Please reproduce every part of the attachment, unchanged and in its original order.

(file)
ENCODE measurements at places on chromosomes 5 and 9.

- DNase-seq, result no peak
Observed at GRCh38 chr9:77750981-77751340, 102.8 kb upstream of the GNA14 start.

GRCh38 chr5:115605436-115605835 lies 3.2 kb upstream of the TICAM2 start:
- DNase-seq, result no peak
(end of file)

ENCODE measurements at places on chromosomes 5 and 9.

- DNase-seq, result no peak
Observed at GRCh38 chr9:77750981-77751340, 102.8 kb upstream of the GNA14 start.

GRCh38 chr5:115605436-115605835 lies 3.2 kb upstream of the TICAM2 start:
- DNase-seq, result no peak